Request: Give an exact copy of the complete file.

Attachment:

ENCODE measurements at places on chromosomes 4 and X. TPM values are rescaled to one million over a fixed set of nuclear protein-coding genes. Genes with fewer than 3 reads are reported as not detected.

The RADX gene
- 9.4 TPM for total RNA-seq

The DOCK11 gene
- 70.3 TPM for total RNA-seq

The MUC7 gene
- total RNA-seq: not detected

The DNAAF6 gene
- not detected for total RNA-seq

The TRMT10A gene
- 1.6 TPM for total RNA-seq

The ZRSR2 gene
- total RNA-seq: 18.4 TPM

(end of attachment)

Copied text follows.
ENCODE measurements at places on chromosomes 4 and X. TPM values are rescaled to one million over a fixed set of nuclear protein-coding genes. Genes with fewer than 3 reads are reported as not detected.

The RADX gene
- 9.4 TPM for total RNA-seq

The DOCK11 gene
- 70.3 TPM for total RNA-seq

The MUC7 gene
- total RNA-seq: not detected

The DNAAF6 gene
- not detected for total RNA-seq

The TRMT10A gene
- 1.6 TPM for total RNA-seq

The ZRSR2 gene
- total RNA-seq: 18.4 TPM